For this week’s Miyazaki Monday, the film featured is from1995 called Whisper of the Heart.
The film centers around Shizuku Tsukishima, a 14 year old girl living in present day Tokyo. She is like any normal teenage girl, goes to school, hangs out with her best friend and comes home to her family. She is also a huge fan of books and loves to write as well.
Over the course of the movie, she meets a boy named Seiji Amasawa. Initially, she finds him annoying but later her feelings change. This is due in large part to finding out that he is the boy who had previously checked out a lot of the books she would find at the library. He loves violins and leaves for two months for Italy to study how to make them. He encourages her to pursue writing during that time he is away.
Shizuku finds inspiration in a cat statue that she found in an antique shop (ironicially she was led to the antique shop by a real cat she saw on the train). She called the cat in the story “The Baron” and in the story he was looking for his lost love Louise. She poured her life into wanting to finish the story. When she completed it, she was encouraged by the antique shop owner Shiro Nishi to learn more in school so that her skills as a writer will develop and grow.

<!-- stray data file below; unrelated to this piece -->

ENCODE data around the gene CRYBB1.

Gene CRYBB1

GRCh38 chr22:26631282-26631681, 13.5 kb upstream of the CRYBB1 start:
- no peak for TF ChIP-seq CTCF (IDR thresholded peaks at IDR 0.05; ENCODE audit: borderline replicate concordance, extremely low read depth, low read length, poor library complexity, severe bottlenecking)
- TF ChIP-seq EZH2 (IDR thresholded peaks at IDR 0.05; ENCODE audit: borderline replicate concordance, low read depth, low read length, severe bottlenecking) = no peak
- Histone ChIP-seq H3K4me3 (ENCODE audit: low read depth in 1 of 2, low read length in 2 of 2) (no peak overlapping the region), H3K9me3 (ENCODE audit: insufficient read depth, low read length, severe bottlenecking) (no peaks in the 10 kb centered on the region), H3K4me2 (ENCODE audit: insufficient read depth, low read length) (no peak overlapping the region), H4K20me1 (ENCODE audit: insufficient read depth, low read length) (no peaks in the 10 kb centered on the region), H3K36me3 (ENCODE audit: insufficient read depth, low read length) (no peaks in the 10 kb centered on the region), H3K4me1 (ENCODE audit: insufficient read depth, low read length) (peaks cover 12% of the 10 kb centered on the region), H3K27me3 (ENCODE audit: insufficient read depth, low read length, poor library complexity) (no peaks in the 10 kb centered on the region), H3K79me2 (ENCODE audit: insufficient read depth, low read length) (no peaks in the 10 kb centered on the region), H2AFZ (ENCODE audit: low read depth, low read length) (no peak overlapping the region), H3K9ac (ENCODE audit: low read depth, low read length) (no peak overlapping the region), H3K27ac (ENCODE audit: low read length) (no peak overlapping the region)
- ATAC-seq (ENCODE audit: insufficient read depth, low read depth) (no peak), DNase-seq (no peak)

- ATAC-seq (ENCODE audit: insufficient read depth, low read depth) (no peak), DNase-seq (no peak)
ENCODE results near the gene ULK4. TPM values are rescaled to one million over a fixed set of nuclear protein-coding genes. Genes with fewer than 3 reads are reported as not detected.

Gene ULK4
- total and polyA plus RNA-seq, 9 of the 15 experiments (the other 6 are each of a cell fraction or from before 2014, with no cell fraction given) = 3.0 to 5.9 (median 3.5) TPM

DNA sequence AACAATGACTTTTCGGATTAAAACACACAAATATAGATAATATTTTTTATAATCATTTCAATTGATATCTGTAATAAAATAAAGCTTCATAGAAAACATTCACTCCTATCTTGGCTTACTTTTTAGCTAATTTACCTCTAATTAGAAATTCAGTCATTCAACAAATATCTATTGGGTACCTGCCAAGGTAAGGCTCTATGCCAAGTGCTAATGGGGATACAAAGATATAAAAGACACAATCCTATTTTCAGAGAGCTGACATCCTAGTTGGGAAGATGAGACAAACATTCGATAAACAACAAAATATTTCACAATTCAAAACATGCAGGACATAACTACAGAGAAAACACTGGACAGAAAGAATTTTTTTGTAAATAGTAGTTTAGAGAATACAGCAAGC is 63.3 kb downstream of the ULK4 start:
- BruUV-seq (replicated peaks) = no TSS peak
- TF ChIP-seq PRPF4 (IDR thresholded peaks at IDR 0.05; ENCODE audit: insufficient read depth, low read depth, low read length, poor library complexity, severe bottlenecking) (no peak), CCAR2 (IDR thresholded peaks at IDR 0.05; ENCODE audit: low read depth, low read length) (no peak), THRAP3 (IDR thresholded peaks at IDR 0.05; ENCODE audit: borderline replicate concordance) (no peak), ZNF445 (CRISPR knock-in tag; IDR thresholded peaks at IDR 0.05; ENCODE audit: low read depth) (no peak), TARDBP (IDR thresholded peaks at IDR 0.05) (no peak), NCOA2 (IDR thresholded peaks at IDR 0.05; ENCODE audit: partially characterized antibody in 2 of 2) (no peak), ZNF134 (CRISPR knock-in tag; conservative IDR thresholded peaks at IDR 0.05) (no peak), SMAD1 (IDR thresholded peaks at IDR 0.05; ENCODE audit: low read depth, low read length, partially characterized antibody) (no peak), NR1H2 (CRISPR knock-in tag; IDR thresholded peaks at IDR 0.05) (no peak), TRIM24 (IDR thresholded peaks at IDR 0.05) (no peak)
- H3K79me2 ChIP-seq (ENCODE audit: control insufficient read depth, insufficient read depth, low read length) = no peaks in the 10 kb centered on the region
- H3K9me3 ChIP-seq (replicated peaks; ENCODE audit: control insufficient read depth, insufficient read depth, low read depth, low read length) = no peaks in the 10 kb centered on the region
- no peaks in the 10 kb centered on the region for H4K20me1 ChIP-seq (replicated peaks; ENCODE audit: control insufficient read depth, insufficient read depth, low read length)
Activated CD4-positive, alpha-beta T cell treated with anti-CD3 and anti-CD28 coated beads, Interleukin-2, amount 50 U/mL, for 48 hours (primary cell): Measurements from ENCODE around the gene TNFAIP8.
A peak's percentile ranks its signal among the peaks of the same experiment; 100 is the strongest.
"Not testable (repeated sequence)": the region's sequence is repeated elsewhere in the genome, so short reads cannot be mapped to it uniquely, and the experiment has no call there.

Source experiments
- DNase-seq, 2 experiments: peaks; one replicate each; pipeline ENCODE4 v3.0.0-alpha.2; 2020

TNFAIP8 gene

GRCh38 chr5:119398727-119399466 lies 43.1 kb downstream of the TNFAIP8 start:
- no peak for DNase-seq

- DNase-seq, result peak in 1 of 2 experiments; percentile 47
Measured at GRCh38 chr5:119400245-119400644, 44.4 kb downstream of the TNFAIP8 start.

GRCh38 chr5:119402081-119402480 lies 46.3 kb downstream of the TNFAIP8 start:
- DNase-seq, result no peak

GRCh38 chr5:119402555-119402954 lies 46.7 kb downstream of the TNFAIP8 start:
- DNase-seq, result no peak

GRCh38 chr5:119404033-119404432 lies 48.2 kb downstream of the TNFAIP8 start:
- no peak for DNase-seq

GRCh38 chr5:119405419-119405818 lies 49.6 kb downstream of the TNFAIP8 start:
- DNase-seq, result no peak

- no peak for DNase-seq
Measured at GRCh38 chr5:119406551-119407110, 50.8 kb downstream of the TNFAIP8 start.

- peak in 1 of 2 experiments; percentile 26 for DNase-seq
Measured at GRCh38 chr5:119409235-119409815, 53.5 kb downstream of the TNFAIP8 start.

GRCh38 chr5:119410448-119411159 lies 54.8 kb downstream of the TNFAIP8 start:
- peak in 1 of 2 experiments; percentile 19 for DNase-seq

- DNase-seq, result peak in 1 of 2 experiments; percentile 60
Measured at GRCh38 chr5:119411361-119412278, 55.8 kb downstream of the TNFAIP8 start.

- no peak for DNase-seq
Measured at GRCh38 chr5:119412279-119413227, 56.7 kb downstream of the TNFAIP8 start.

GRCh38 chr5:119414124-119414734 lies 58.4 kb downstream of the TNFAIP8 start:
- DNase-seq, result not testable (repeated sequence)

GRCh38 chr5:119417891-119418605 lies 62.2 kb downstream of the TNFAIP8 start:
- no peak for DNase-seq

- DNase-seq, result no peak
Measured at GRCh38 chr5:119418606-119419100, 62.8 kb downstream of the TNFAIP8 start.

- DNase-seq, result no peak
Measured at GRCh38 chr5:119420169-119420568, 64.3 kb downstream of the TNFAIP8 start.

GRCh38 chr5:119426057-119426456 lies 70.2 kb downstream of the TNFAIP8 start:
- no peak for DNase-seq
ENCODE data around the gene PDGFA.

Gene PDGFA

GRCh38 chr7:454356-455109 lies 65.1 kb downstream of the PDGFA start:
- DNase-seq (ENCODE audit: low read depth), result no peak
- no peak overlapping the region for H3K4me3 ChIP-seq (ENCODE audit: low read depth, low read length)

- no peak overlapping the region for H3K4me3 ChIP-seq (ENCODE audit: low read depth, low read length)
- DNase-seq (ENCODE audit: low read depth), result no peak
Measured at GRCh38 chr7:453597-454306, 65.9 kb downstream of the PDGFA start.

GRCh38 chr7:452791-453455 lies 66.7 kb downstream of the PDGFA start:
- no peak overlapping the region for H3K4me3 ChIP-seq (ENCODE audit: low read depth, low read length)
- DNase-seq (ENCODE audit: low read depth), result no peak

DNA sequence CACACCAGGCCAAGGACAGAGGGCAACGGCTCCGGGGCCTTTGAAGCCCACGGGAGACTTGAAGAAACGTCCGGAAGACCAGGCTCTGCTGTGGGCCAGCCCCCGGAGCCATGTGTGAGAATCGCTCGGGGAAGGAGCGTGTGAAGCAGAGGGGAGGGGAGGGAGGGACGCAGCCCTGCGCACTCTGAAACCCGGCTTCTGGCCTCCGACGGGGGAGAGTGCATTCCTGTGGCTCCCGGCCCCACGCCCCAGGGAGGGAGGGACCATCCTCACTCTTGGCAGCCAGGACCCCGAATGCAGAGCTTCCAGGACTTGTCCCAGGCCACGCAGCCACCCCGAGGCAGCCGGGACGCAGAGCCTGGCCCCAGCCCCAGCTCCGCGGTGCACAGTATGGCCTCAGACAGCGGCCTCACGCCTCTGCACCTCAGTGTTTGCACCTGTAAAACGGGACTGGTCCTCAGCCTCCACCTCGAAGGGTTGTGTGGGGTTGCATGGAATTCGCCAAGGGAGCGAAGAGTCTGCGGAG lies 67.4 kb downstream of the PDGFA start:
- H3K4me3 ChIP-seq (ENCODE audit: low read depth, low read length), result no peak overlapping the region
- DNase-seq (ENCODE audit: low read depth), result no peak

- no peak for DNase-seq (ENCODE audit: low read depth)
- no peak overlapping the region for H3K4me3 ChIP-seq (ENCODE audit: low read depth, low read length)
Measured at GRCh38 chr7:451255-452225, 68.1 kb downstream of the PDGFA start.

The film released in Japan on July 15, 1995. It was the highest grossing film in Japan that year. Miyazaki was the producer and writer of the film. The director was Yoshifumi Kondo. It was the first Studio Ghibli film to not be directed by one of the co-founders of the studio. Kondo was looked at to be the successor but tragically he died in 1998 and this would be the only film he directed.
There is some English spoken in the original Japanese version. The song “Take Me Home, Country Roads” was featured prominently in the story line of the film and a version done by Olivia Newton-John plays during the opening credits of the film. An English dubbing done by Disney was released in the U.S. in 2006. The voice actors featured in that dubbing include Brittany Snow, David Gallagher, Courtney Thorne-Smith, Jean Smart, Cary Elwes, and Ashley Tisdale.
To close out, here’s another intro from 2006 done by John Lasseter as a part of TCM’s month long celebration of Miyazaki films: